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Pt long trip advice

 
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  #1 (permalink)  
Old 17 Jun 2008, 03:41 am
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Default Pt long trip advice

Hi everyone,
I like long trips, I arranged for long trip this July
will travel with family by my pt 2007, 24000 miles, from Tripoli, Libya to Sharm el Sheikh, Egypt
it is 1400 Km from Tripoli to Egypt border, then ~ 1100 Km from border to Sharm
please any advice for my PT) does it resist long trips?
by the way gas here in Libya very cheap, full tank ~ 7.5 USD (1 leter=0.15 cent)

regards
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  #2 (permalink)  
Old 17 Jun 2008, 05:58 am
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Default Re: Pt long trip advice

In 1964, I was stationed at a LORAN Station in Matratin Libya on the main road from Tripoli to Egypt. Didn't realize Gaddafi allowed travel in his country. King Iidris was in charge back then.

Good luck on your trip, sounds like a great one.
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Old 17 Jun 2008, 07:01 am
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Default Re: Pt long trip advice

My advice - If you can get Mobil 1 synthetic oil, put in 10w30. It stands up to heat much better.
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Old 17 Jun 2008, 07:25 am
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Default Re: Pt long trip advice

Check your tires really well. You'd be surprised what you can find imbedded into the tread that could cause a problem. Also, take the spare tire out, check it and top off the air pressure ...probably everybody (but me ) takes the spare for granted and it's always low in pressure.
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Old 17 Jun 2008, 10:53 am
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Default Re: Pt long trip advice

Check your air cleaner. Start fresh and replace it. Correct me if I'm wrong but it's very dusty over there.

Check your fluids (radiator and transmission).

Good luck!
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Old 17 Jun 2008, 11:53 am
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Default Re: Pt long trip advice

Thans for all advices
Mr.Hooligan, thank you, I learned 2 things from you
1- meaning of LORAN station (after searching) Long range Navigation , correct?
2- there is Matratin airport in Libya (searching with Google earth) ( 3038'32.62"N, 1819'14.91"E).
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Old 17 Jun 2008, 12:13 pm
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Post Re: Pt long trip advice

I don't have much advice, but I did find a pretty good site for traveling in the desert. I would guess taking an EXTRA spare tire might be a good idea. Especially since the donut spares are small, you might be able to secure it under the PT where the current one resides (with bungee cord or wire hangers). I'd also personally reccomend you change out your engine coolant, and instead of a 50/50% mix I'd go with a 70% coolant 30% water mix so it will resist boiling even higher than say 256 degrees F (or 124 C) since avg. daily temps in Sharm are about 100 C. Also, make sure your tires are inflated well since under inflation can create more heat than the tire is designed to handle (plus it hurts your mileage).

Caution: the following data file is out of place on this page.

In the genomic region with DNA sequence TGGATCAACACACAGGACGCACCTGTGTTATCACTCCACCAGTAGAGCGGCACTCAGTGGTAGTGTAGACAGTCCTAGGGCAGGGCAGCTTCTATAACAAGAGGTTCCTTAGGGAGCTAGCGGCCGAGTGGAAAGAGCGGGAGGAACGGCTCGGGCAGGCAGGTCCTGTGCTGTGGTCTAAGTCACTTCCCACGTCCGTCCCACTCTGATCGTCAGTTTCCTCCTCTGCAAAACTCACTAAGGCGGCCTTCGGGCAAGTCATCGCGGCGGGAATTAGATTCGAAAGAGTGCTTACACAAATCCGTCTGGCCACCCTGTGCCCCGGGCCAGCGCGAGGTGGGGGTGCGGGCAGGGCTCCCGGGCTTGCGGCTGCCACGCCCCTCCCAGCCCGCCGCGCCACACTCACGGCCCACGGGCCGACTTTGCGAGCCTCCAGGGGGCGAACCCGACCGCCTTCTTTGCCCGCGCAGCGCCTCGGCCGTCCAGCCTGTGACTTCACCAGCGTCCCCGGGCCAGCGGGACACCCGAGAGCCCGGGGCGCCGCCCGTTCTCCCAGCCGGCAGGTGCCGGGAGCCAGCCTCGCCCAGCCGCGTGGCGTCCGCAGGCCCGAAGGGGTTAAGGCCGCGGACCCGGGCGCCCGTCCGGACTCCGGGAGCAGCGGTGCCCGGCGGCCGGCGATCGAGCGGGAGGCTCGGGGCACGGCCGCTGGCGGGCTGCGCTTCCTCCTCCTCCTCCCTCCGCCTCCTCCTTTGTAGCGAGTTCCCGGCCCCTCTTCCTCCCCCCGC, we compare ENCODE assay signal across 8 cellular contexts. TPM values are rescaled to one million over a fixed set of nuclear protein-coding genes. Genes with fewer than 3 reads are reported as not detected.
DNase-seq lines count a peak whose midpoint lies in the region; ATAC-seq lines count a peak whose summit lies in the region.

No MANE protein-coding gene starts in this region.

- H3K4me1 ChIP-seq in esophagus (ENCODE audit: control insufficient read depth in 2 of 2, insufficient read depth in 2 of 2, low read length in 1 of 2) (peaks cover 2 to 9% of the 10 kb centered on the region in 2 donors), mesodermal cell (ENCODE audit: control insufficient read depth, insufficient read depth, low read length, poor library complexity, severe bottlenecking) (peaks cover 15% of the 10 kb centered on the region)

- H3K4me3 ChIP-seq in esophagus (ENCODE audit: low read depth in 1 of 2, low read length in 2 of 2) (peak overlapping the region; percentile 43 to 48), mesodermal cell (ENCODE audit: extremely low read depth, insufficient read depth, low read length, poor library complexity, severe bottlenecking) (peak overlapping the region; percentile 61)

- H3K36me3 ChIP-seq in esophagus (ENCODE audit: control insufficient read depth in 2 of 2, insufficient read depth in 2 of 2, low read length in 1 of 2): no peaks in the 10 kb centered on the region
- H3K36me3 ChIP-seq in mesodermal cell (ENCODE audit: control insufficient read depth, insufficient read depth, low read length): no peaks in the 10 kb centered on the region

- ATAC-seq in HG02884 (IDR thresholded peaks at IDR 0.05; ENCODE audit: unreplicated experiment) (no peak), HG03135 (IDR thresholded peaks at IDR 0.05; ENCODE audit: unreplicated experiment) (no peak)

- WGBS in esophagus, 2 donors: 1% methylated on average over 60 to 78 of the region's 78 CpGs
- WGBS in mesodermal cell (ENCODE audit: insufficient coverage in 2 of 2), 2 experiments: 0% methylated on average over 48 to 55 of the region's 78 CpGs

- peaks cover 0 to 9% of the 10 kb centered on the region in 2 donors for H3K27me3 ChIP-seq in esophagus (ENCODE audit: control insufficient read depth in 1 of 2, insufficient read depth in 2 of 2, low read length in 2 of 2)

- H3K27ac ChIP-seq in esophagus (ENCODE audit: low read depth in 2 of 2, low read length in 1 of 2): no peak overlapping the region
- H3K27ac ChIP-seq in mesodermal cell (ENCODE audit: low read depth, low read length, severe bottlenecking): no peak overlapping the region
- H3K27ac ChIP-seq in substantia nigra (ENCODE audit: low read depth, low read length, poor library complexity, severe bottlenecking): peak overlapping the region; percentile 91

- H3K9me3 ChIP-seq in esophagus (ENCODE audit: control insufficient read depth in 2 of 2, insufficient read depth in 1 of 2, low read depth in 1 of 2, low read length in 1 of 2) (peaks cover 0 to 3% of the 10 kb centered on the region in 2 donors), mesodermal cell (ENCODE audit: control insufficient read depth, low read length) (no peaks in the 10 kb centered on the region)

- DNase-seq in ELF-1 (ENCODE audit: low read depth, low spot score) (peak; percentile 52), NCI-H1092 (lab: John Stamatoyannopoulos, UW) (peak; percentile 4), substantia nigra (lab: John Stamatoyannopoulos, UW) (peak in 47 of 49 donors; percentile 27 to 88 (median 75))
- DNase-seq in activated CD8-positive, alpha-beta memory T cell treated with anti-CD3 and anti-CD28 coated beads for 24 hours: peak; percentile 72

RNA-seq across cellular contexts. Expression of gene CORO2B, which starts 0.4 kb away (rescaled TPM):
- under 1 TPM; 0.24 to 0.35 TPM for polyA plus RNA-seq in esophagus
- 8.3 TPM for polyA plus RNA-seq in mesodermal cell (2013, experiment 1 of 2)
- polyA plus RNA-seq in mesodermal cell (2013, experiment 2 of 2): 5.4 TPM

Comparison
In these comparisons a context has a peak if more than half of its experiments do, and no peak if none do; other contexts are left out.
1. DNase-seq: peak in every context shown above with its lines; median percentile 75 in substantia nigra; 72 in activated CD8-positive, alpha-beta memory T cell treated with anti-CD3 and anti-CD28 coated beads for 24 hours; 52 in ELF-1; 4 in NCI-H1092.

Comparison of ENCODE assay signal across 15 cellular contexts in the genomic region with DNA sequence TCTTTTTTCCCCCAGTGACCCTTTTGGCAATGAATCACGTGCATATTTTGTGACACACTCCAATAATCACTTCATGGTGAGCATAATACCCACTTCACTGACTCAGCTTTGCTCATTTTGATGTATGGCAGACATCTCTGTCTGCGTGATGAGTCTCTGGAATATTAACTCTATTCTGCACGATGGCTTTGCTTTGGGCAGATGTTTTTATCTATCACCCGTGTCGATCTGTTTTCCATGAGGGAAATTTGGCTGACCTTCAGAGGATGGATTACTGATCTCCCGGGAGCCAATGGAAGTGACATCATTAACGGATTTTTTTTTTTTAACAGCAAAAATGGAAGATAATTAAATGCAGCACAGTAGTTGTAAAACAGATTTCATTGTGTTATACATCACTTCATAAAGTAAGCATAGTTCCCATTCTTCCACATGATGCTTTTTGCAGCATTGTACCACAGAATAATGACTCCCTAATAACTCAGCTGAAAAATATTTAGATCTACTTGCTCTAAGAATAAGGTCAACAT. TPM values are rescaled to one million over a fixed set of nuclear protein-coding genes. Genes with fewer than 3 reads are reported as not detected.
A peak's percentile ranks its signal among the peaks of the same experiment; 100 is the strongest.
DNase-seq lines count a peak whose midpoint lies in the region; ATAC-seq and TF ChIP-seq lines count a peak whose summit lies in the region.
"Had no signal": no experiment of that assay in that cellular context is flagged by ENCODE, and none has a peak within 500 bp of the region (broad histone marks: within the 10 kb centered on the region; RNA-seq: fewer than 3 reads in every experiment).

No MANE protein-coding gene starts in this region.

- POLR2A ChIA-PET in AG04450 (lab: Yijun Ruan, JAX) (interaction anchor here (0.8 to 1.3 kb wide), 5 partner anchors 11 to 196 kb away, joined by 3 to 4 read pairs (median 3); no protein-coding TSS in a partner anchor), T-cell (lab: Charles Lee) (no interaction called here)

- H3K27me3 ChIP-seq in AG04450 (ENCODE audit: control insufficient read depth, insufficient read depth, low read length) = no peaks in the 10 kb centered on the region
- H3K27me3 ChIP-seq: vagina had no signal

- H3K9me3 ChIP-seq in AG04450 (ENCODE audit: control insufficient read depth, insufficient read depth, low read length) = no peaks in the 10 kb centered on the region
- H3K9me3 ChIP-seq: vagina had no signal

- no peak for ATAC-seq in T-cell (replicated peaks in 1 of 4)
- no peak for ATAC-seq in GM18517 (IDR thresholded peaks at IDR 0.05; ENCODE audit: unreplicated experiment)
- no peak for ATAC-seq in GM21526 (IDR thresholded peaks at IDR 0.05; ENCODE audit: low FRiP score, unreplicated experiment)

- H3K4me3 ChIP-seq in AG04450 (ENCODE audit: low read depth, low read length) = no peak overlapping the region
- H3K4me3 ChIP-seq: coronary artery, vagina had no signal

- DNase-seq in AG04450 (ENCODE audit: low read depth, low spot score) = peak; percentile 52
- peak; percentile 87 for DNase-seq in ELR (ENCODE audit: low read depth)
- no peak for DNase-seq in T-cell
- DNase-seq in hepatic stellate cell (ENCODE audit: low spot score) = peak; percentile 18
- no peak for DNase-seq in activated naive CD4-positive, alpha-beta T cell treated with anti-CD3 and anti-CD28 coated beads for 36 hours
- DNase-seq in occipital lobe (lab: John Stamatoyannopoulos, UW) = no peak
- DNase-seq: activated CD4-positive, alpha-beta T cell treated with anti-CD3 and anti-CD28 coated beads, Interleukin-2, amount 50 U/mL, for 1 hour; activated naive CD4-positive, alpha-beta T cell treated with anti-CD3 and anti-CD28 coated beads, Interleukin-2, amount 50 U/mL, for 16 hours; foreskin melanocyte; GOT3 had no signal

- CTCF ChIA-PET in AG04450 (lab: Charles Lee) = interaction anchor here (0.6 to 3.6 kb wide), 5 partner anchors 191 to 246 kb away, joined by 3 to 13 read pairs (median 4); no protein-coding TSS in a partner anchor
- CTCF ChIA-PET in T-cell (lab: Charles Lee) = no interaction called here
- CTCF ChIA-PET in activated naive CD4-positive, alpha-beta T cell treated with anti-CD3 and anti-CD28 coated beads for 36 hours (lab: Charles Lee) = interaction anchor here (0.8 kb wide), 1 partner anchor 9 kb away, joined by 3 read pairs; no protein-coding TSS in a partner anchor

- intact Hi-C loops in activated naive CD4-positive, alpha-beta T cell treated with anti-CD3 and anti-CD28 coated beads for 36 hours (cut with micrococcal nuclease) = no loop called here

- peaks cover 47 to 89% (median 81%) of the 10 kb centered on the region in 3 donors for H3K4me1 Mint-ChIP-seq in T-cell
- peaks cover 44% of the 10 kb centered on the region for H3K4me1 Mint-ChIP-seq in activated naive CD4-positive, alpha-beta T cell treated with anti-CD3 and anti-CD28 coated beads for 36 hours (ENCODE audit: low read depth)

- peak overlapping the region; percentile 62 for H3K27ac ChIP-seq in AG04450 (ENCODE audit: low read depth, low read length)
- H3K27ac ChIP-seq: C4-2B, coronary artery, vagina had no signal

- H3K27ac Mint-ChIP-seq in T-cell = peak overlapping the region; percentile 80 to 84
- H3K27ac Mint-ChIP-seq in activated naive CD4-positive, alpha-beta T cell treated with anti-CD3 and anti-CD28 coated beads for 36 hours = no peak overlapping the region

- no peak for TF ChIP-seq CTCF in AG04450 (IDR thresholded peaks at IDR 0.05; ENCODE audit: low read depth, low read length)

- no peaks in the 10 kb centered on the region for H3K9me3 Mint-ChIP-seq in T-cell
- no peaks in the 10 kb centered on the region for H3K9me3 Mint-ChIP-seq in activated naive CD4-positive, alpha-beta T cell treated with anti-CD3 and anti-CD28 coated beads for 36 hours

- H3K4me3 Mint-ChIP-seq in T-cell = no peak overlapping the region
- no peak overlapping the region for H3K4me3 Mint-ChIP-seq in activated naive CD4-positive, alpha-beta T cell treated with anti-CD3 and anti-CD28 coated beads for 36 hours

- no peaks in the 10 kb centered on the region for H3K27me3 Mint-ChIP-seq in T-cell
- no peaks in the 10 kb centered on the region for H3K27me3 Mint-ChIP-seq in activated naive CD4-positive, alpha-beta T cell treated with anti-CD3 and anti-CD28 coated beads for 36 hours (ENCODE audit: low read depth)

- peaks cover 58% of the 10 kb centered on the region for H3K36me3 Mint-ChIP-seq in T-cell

Heres the site: Egypt: Travel Tips - Travel and Survival in the Desert

.......and below is a section of interest:

Transport and common sense in the desert

The key to safe travel in desert regions is reliable and well equipped transport. Most travelers will simply use local bus and taxi services. For the motorist, motorcyclist, or pedal cyclist there are ground rules which, if followed, will help to reduce risks. In normal circumstances travelers will remain on black top roads and for this need only a well prepared 2WD vehicle. Choose a machine which is known for its reliability and for which spares can be easily obtained. Across much of the region only Peugeot and Mercedes are found adequate spares and servicing facilities. If you have a different type of car/truck, make sure that you take spares with you or have the means of getting spares sent out. Bear in mind that transport of spares to and from Libya and Sudan might be tediously long. Petrol/benzene/gas is everywhere available though diesel is equally well distributed except in the smallest of southern settlements. 4WD transport is useful even for the traveler who normally remains on the black top highways. Emergencies, diversions, and unscheduled visits to off the road sites become less of a problem with all-terrain vehicles. Off the road, 4WD is essential, normally with two vehicles traveling together. A great variety of 4WD vehicles are in use in the region, with Toyota and Land Rover probably found most widely.

All vehicles going into the S areas of North Africa should have basic equipment as follows:

1. Full tool kit, vehicle maintenance handbook, and supplementary tools such as clamps, files, wire, spare parts kit supplied by car manufacturer, jump leads.

2. Spare tire/s, battery driven tire pump, tire levers, tire repair kit, hydraulic jack, jack handle extension, base plate for jack.

3. Spare fuel can/s, spare water container/s, cool bags.

For those going off the black top roads other items to include are:

4. Foot tire pump, heavy duty hydraulic or air jack, power winch, sand channels, safety rockets, comprehensive first aid kit, radio-telephone where permitted.